PH seen posting current account deficit
After 14 years of being a net lender to the rest of the world, the Philippines is at risk of swinging from a current account surplus position to a deficit this year as the recent rise in importation of capital goods and raw materials is seen overwhelming inflows from trade and remittances.
But this is no cause for alarm as the growth in importation of capital goods and raw materials is a reflection of a strong investment-driven growth. This, according to Citigroup Philippines economist Jun Trinidad, suggests production capacity build-up and upgrading, and restocking by businesses.
A research noted showed that Citi had revised its current account forecast this year to a marginal deficit of 0.1 percent of gross domestic product (GDP) from previous projection of a surplus of 0.3 percent of GDP.
The current account position deficit is seen to persist up to next year, likely to account for 0.6 percent of 2017 GDP, Citi said.
The last time the Philippines posted a full-year current account deficit was in 2002, when the region was reeling from the Asian currency turmoil. The deficit that year hit 0.347 percent of GDP. Post-Asian crisis, the worst current account deficit was seen in 1999 at 3.46 percent of GDP.
Even senior government officials, the economist said, appeared unfazed by the likelihood of a receding current account surplus or shift to a deficit—if this was the price to pay for having a strong investment setting.
In the second quarter, the country’s current account surplus of $65 million or 0.1 percent GDP was nearly decimated by strong imports but this was “not a complete surprise” as trade imports stacked up against lackluster overseas remittances, Trinidad noted. For the first semester, the current account retained a surplus of $778 million or 0.5 percent GDP.
Current account covers trade in goods, services, primary income, and secondary income. Technical, trade-related and other business services form part of the country’s exports of services. Other service transactions with the rest of the world are transport, travel, telecommunication services, construction, insurance and pension, financial, charges for the use of intellectual property, other business, personal, cultural and recreational and government services. Also included are overseas workers’ earnings and profits on Philippine investments overseas.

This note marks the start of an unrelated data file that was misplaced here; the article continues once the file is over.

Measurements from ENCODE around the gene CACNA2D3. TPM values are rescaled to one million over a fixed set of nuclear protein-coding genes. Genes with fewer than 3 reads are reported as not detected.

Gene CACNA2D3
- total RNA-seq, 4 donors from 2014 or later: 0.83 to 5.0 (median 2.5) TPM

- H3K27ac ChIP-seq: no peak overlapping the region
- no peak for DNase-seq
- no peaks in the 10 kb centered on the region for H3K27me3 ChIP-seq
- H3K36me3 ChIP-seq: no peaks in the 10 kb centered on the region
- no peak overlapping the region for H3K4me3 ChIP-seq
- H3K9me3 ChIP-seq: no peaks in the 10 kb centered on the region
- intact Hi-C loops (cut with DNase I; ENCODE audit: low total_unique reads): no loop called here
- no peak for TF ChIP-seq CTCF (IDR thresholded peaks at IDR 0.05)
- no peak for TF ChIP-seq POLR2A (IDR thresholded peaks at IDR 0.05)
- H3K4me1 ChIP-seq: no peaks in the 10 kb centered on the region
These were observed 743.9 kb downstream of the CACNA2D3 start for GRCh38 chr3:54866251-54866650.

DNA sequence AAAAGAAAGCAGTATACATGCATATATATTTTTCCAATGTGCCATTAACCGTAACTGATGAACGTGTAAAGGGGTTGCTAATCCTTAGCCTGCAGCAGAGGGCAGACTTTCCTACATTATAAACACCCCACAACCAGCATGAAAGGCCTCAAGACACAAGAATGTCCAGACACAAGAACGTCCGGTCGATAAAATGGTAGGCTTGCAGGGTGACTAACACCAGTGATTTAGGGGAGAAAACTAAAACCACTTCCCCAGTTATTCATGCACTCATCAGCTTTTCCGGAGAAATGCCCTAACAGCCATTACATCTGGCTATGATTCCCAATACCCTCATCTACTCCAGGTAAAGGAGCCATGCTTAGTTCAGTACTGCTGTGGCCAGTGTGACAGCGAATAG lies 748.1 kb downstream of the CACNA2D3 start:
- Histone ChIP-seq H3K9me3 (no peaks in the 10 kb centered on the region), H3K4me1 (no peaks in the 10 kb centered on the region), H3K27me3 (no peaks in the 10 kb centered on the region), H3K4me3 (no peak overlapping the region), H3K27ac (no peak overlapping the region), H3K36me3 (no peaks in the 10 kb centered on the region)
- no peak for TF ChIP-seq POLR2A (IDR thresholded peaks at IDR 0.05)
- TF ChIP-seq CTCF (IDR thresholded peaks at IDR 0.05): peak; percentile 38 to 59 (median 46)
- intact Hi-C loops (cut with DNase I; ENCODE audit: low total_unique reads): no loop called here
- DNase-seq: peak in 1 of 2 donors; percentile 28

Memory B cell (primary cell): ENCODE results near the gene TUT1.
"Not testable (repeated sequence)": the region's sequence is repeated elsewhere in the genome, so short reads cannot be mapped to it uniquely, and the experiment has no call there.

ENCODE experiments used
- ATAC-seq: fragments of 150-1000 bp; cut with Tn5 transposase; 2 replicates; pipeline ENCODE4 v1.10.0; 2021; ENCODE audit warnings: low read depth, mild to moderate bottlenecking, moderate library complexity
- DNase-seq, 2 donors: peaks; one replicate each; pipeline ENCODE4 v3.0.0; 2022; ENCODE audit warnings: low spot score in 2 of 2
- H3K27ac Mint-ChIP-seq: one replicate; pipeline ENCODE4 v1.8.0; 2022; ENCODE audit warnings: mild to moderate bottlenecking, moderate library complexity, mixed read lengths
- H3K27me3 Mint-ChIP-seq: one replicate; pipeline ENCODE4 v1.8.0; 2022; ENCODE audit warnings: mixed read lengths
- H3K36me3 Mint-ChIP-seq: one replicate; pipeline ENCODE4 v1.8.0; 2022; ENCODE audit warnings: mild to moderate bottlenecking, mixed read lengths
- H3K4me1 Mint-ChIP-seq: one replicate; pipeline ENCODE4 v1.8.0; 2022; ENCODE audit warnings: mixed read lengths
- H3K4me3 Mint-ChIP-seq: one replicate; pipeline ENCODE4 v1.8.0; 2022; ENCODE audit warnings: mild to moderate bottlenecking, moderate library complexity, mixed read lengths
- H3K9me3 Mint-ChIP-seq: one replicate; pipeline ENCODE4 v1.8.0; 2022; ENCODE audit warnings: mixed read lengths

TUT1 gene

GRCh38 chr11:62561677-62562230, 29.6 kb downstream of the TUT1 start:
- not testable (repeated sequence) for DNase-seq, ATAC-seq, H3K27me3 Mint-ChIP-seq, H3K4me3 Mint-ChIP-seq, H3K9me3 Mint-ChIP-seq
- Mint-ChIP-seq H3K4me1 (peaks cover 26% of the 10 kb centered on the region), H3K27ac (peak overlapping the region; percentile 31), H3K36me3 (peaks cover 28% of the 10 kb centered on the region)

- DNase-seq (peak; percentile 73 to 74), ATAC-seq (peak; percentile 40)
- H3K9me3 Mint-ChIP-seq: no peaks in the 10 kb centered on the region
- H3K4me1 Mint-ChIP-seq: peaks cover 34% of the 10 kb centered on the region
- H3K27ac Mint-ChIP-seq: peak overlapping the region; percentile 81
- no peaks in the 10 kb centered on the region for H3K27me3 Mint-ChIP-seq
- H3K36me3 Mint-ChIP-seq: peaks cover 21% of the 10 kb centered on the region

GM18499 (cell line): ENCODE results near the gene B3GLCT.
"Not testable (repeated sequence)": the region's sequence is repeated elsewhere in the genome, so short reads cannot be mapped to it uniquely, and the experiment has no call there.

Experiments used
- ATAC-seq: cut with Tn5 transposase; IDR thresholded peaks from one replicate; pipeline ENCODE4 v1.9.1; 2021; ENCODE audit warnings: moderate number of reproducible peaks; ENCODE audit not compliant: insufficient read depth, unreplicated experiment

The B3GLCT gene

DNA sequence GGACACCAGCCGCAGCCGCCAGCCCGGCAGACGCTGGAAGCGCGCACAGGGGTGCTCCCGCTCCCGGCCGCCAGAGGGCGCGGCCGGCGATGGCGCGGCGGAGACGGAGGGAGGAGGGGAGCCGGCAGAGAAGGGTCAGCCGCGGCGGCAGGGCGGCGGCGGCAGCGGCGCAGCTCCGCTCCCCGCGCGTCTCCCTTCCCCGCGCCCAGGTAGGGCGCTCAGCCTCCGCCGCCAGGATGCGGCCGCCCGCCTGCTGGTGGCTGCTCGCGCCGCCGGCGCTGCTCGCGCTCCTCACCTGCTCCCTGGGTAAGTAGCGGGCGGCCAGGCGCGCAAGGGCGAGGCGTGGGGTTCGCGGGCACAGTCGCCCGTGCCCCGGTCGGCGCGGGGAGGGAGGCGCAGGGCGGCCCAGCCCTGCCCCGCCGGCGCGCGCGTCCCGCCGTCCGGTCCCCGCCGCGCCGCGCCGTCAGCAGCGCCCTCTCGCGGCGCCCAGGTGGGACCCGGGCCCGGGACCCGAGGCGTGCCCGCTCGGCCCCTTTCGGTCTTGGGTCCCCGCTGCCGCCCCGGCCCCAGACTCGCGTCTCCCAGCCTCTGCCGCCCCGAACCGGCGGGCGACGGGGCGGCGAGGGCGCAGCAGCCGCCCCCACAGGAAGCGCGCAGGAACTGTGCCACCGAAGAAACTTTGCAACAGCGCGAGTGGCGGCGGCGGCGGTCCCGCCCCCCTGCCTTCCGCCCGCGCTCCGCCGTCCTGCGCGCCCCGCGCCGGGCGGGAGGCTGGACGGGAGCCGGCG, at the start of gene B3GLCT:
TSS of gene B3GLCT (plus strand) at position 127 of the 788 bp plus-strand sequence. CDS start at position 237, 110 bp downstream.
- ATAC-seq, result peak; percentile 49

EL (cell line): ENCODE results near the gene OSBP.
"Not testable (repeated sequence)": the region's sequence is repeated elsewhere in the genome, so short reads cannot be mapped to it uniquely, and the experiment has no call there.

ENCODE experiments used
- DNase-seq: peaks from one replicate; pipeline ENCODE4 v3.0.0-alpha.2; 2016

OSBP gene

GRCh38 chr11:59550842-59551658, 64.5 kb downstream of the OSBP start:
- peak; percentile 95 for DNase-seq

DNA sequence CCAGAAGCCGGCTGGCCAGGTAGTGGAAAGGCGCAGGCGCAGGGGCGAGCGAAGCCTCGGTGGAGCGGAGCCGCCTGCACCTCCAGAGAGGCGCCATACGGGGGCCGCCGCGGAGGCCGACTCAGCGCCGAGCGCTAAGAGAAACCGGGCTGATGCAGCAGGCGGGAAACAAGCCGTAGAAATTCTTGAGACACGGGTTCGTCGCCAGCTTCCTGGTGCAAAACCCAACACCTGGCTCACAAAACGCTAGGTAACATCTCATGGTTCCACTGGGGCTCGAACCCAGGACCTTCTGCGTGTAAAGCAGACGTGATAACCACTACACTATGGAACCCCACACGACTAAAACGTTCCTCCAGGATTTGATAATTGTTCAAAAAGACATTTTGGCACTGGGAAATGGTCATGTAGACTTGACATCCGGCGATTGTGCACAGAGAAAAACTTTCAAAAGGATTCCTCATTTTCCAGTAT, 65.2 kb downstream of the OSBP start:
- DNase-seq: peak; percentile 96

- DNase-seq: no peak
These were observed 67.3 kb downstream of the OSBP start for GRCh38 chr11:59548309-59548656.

Current account in a surplus position means the country is a “net lender” to the rest of the world. Net lending occurs when the national saving is more than the country’s investment in real assets. A current account deficit means country is a “user of funds” and is, thus, considered a net borrower from overseas. In this case, the country invested more than what its national saving could finance.
Lacking an export recovery in the second half but with a decelerating post-election import cycle, Citi expects the country’s trade deficit to swell further to $9 billion per quarter. Other than base effects, tech export demand weakness is likely to persist despite a firm US semi-conductor book-to-bill ratio, the economist said.
Citi expects the country’s full-year trade deficit to hit $34.3 billion or 11.1 percent of GDP this year from 8 percent of GDP in 2015.
In the meantime, net non-merchandise trade receipts including remittances may fall to the $7 billion to $8 billion range, he said.
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